One of the imperative needs of democratic countries is to improve citizens' capacities to engage intelligently in political life…. In the years to come … older institutions will need to be enhanced by new means for civic education, political participation, information, and deliberation that draw creatively on the array of techniques and technologies available in the twenty-first century. We have barely begun to think seriously about these possibilities, much less to test them out in small-scale experiments.
Robert Dahl, On Democracy
It has been my intention to put forward the most persuasive case possible for instituting citizen panels at every level of government in the United States. In chapters 7 and 8, I outline the details and virtues of the panels to persuade skeptics of their potential. I have argued that the panels could produce sound judgments, influence voters, change the nature of elections, improve relations between representatives and their constituencies, and, ultimately, spur the development of public policy that serves the enlightened interests of the larger public. If successful, the panels would bring the American political system much closer to the ideal model of representative democracy outlined in chapter 2.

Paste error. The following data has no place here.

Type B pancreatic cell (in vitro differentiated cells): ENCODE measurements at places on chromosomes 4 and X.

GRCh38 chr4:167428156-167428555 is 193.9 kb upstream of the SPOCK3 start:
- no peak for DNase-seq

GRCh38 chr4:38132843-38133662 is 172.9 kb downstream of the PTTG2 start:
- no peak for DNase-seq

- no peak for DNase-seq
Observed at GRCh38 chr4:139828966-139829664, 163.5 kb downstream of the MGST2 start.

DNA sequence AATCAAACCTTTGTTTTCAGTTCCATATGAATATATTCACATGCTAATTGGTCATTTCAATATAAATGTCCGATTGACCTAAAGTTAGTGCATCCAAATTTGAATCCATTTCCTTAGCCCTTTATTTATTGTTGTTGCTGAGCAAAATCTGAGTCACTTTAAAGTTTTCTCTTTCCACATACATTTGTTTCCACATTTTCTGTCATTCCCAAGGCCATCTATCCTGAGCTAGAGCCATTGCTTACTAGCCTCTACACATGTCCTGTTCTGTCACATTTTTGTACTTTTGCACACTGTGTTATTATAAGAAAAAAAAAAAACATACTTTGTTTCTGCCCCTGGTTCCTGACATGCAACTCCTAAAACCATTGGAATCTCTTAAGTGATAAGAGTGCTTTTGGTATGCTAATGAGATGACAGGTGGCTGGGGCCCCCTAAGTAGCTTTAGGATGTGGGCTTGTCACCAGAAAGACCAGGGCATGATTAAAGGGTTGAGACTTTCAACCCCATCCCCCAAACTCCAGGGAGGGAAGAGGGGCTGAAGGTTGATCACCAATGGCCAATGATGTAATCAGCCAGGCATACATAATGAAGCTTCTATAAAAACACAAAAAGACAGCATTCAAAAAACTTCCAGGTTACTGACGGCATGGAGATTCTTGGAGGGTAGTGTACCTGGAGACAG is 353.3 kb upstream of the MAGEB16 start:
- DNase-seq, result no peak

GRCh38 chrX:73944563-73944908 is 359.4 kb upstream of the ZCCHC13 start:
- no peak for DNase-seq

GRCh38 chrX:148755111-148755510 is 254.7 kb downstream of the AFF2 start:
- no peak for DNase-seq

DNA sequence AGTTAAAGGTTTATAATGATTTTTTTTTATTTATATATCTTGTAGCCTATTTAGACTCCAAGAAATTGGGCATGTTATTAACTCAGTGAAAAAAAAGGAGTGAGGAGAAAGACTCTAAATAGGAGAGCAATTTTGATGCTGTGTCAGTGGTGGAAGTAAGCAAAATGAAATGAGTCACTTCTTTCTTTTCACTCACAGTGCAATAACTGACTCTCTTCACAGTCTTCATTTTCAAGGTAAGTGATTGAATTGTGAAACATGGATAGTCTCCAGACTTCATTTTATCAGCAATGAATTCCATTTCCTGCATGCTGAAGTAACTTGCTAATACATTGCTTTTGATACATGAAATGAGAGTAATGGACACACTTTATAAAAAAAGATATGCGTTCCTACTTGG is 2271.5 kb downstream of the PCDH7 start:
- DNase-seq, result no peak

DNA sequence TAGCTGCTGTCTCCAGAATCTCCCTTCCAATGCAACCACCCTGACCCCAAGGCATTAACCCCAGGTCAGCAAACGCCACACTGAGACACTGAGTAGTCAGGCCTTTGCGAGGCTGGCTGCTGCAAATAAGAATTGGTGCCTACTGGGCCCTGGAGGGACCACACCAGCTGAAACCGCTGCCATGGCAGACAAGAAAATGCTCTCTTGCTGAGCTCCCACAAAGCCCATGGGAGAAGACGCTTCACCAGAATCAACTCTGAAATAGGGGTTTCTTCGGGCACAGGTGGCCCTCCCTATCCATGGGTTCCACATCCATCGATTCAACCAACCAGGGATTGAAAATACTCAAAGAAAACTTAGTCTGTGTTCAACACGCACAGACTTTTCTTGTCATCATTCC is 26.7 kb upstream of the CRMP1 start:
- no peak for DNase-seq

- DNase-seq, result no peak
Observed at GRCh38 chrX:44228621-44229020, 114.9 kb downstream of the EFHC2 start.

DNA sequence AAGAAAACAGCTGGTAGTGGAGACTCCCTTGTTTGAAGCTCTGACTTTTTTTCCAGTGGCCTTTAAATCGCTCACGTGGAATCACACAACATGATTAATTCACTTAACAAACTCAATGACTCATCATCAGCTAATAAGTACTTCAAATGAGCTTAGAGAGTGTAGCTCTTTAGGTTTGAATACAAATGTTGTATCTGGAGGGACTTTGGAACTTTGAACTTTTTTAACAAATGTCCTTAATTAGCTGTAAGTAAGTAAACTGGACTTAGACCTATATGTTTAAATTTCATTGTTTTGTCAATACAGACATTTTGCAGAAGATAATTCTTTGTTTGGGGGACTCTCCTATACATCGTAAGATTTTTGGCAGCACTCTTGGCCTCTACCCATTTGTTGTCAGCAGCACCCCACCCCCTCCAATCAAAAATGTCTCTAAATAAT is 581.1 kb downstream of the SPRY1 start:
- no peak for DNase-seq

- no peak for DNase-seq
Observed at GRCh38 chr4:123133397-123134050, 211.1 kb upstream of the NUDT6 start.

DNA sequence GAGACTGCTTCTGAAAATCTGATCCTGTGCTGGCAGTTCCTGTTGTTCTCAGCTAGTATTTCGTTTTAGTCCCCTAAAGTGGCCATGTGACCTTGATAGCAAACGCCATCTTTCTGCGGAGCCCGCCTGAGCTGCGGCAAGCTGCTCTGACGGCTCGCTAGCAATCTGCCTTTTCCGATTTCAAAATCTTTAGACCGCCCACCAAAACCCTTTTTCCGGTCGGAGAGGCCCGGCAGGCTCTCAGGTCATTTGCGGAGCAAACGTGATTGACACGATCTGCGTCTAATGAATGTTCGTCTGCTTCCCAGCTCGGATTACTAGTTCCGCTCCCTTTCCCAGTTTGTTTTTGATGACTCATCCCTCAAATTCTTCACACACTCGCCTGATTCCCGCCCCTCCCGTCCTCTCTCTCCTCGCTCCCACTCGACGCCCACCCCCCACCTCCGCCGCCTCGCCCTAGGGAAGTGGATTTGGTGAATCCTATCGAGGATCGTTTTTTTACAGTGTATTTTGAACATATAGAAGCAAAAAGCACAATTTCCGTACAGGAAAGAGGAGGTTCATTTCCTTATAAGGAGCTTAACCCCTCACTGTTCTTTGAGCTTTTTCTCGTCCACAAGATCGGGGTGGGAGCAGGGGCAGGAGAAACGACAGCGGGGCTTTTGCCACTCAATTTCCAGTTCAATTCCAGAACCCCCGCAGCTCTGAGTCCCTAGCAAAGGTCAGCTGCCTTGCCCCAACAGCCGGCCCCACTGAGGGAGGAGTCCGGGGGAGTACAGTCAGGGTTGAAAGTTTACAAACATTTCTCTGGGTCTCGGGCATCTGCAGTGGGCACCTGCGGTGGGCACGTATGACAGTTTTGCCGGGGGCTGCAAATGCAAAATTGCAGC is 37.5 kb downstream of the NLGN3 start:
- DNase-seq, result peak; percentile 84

In reality, the panels would surely fall short of that ideal. Political reformers must always acknowledge that their proposals can not make an imperfect world perfect. Moreover, a self-conscious reformer must remember that tomorrow will improve upon today's reform. I share the view of Hannah Pitkin, who explains that the tension between ideal and achievement in representative government “should present a continuing but not hopeless challenge: to construct institutions and train individuals in such a way that they engage in the pursuit of the public interest, the genuine representation of the public; and, at the same time, to remain critical of those institutions and that training, so that they are always open to further interpretation and reform. ” 1